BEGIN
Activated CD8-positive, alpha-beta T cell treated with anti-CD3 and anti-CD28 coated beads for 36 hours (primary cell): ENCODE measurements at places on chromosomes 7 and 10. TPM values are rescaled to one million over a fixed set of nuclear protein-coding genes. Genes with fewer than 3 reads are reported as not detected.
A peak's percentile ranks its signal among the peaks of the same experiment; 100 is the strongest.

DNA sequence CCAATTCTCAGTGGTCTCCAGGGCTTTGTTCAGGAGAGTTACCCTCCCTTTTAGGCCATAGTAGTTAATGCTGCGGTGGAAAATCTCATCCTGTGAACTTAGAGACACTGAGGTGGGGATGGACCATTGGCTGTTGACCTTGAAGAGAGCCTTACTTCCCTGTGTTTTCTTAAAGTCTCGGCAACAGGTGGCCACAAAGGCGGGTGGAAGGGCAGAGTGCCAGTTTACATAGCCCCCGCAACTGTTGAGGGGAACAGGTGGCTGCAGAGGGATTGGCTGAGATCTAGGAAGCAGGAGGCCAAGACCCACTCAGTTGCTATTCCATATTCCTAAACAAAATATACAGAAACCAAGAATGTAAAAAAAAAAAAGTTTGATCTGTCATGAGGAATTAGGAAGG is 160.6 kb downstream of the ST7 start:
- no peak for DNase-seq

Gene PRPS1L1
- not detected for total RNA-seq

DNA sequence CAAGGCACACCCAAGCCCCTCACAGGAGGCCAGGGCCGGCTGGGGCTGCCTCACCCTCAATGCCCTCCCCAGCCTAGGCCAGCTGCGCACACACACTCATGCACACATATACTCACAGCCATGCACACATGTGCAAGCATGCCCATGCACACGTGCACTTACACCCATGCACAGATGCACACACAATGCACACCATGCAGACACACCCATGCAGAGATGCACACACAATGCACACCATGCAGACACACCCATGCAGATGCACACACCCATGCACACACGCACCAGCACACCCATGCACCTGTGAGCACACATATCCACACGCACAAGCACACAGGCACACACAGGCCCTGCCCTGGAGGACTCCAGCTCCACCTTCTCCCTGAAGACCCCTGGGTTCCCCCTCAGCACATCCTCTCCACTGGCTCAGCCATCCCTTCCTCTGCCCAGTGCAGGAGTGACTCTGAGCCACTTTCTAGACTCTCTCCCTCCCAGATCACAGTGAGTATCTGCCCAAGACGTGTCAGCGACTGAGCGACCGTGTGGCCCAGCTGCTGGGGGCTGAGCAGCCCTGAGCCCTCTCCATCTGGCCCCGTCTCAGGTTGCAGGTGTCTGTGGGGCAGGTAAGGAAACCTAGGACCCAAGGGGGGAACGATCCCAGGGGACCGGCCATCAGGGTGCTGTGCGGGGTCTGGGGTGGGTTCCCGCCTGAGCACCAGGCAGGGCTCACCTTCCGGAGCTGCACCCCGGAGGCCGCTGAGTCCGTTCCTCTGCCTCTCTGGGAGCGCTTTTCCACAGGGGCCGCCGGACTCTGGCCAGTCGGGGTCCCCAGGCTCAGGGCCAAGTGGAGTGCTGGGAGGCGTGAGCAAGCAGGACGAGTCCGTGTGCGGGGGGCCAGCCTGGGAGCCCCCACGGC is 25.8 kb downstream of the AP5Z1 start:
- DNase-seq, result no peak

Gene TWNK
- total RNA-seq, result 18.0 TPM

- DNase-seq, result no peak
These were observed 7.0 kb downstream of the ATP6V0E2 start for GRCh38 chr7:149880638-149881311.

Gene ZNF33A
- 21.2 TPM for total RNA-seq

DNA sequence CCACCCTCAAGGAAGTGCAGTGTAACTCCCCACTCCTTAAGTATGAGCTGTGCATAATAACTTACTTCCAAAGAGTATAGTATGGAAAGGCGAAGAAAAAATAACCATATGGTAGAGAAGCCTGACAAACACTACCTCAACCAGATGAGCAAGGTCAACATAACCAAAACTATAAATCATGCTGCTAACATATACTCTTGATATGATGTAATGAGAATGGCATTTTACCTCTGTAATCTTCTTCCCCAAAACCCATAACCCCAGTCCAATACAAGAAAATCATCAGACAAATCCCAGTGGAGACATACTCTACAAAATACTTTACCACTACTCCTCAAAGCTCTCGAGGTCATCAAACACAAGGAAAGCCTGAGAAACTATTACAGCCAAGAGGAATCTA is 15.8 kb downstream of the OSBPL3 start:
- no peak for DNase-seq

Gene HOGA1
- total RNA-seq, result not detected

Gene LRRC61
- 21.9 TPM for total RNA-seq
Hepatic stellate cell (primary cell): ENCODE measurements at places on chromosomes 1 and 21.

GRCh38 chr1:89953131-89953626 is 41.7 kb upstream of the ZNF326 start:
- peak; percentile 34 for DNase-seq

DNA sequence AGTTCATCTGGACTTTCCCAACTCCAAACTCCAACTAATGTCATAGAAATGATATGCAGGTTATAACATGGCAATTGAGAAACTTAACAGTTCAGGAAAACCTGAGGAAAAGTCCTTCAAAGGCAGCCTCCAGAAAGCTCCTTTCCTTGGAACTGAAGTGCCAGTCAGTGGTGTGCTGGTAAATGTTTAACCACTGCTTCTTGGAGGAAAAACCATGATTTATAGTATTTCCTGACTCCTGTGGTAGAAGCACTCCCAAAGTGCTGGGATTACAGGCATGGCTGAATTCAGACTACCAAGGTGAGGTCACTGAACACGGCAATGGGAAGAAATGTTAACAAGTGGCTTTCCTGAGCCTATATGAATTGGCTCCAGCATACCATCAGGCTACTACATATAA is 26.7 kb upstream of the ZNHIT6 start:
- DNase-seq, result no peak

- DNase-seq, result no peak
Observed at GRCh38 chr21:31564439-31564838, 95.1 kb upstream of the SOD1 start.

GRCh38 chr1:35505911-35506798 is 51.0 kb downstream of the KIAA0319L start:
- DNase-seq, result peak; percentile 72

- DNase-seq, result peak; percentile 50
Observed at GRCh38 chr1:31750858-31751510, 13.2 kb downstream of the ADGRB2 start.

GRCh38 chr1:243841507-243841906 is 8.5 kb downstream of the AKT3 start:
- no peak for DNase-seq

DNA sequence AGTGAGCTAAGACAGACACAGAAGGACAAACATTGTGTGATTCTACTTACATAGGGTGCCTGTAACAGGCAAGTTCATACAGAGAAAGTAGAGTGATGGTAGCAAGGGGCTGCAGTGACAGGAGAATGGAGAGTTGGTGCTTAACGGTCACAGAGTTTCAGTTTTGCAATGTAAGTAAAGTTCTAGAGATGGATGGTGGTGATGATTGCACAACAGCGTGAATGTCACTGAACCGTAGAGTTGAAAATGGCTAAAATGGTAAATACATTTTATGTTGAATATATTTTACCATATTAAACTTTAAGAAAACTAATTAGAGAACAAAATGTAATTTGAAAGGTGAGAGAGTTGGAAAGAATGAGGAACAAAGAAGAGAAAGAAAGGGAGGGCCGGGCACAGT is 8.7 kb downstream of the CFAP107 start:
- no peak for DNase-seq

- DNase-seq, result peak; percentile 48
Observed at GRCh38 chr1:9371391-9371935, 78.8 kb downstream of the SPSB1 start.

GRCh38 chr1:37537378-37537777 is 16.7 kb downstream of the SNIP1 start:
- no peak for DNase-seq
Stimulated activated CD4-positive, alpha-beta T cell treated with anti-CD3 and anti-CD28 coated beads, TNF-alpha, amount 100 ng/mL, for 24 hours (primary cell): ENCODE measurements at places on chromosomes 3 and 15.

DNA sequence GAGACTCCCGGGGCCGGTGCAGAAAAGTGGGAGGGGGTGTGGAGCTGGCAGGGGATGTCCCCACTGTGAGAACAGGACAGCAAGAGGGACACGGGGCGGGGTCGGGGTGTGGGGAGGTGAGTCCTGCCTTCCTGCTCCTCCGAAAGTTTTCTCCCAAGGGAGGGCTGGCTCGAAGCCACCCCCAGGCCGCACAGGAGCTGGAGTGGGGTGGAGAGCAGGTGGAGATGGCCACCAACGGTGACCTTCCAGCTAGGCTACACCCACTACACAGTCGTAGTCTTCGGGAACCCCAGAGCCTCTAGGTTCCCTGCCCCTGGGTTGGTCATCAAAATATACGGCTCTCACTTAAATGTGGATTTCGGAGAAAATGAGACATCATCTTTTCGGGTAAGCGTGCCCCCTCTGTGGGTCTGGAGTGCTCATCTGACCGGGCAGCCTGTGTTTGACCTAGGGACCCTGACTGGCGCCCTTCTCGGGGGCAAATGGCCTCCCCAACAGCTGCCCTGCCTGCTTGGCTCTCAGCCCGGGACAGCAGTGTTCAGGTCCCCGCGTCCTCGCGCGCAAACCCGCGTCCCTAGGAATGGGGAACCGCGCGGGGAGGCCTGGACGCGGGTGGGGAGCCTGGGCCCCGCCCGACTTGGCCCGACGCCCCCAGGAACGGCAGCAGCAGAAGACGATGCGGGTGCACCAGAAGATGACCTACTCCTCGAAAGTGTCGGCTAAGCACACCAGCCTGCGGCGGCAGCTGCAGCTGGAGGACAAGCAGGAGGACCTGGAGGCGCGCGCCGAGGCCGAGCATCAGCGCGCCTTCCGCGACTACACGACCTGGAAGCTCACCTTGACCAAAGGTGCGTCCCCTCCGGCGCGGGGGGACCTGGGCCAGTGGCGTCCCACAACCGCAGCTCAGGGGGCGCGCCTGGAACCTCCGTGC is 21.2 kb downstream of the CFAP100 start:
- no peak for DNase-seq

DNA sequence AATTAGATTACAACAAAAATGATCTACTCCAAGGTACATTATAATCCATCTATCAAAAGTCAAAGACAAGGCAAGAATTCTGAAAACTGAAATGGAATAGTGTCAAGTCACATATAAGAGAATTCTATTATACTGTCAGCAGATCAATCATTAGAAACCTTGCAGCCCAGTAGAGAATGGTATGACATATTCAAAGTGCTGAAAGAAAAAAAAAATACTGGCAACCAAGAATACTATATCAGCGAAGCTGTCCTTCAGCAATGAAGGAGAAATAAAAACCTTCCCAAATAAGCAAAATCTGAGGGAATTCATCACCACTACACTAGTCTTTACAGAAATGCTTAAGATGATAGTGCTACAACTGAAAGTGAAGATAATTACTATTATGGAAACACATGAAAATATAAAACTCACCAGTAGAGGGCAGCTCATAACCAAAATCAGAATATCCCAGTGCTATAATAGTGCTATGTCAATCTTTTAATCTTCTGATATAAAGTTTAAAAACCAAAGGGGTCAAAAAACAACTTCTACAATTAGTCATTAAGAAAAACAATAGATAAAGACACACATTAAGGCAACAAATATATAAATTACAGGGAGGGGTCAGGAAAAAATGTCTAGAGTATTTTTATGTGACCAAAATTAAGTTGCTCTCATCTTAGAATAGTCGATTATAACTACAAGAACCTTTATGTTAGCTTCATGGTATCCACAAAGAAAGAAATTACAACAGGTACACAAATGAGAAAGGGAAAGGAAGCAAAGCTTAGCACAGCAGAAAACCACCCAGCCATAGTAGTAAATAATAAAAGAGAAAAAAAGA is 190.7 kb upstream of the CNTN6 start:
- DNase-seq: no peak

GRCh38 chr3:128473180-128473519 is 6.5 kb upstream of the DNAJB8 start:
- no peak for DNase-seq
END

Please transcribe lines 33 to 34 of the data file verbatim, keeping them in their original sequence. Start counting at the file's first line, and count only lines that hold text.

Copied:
- no peak for DNase-seq

DNA sequence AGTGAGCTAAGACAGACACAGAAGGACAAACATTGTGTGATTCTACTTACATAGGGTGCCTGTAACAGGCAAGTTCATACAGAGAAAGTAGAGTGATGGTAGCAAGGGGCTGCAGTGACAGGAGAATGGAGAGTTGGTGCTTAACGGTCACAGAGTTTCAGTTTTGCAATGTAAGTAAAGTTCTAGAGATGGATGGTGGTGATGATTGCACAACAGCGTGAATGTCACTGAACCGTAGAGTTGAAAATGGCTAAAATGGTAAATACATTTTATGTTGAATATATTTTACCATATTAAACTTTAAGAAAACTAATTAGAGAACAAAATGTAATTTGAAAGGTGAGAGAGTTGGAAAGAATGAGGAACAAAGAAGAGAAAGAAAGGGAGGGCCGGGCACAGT is 8.7 kb downstream of the CFAP107 start: